Montaigne, Nietzsche, and the Mnemotechnics of Student Agency.Charles Bingham - 2007 - Educational Philosophy and Theory 39 (2):168–181.
    This essay explores the educational implications of the thought of Michel de Montaigne and Friedrich Nietzsche on the subject of memory. It explores the sorts of cultural memory practices that Nietzsche has called ‘mnemotechnics’, that is, the aspects of memory use that allow human beings to live life more fully. Nietzsche and Montaigne's work is explored because their work offers a different, and much more philosophically oriented, perspective on memory than is commonly discussed when educators speak of memory. Nietzsche and (...)
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  8.  53
    Two Educational Ideas for 2011 and Beyond.Charles Bingham - 2011 - Studies in Philosophy and Education 30 (5):513-519.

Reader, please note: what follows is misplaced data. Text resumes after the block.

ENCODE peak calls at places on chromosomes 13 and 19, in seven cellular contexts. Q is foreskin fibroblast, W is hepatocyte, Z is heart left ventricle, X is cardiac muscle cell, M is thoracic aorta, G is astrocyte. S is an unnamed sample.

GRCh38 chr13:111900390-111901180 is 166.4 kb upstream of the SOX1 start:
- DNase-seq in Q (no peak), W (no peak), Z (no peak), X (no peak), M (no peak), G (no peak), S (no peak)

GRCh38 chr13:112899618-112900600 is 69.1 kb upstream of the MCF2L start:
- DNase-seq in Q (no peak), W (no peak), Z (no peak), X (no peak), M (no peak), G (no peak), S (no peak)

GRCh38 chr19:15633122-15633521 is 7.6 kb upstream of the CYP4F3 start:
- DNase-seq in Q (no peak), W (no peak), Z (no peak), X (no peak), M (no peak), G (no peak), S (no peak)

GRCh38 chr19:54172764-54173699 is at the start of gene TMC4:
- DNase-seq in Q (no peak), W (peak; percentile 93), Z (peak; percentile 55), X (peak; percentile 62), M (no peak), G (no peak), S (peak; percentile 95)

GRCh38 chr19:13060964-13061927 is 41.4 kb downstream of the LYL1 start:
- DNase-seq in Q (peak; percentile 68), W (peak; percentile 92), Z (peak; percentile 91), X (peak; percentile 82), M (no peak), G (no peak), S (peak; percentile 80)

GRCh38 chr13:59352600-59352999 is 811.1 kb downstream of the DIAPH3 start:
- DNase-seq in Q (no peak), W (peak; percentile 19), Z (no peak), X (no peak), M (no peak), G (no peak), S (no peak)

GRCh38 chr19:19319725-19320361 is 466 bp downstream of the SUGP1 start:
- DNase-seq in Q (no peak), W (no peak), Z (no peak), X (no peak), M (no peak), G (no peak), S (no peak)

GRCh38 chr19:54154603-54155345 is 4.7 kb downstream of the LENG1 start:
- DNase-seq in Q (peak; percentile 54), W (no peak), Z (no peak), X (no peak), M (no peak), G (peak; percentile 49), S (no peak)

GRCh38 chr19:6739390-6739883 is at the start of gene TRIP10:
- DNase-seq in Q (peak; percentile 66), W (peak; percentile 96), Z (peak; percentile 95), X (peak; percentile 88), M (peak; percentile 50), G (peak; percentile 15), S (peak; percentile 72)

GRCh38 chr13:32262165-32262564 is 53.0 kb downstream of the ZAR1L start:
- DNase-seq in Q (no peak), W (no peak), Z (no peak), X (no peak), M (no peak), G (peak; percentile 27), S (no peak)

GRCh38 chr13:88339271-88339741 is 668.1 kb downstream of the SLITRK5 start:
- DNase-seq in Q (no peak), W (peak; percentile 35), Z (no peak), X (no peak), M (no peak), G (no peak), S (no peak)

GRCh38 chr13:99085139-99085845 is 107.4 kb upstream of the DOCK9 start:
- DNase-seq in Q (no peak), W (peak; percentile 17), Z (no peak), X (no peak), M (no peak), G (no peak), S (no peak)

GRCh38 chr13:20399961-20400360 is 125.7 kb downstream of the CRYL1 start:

In this article, I argue that education has come to a crossroads. It is so easy to become educated that the role of the teacher can be seen as redundant. Because of this fact, it is time to reconsider what the teacher does, and whether the aim of clear communication by the teacher can, or should, be an educational goal. I argue that clear communication can no longer be embraced. Instead I offer two new educational ideas for 2011 and beyond. (...)
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  9.  70
    On Paulo Freire's Debt to Psychoanalysis: Authority on the Side of Freedom.Charles Bingham - 2002 - Studies in Philosophy and Education 21 (6):447-464.
    Paulo Freire's major work, Pedagogy of the Oppressed, owes adebt to psychoanalysis. In particular, as this paper argues,Freire's account of teacher authority needs to be understoodthrough psychoanalytic sensibilities. Paulo Freire maintains thatteacher authority can be ``on the side of freedom.'' This is ahighly charged claim given that liberalist traditions generallycast authority as the enemy of freedom. Breaking with liberalunderstandings of authority, Freire's ``authority on the sideof freedom'' is a matter of maintaining the delicate psychicbalance that leads neither to domination nor (...)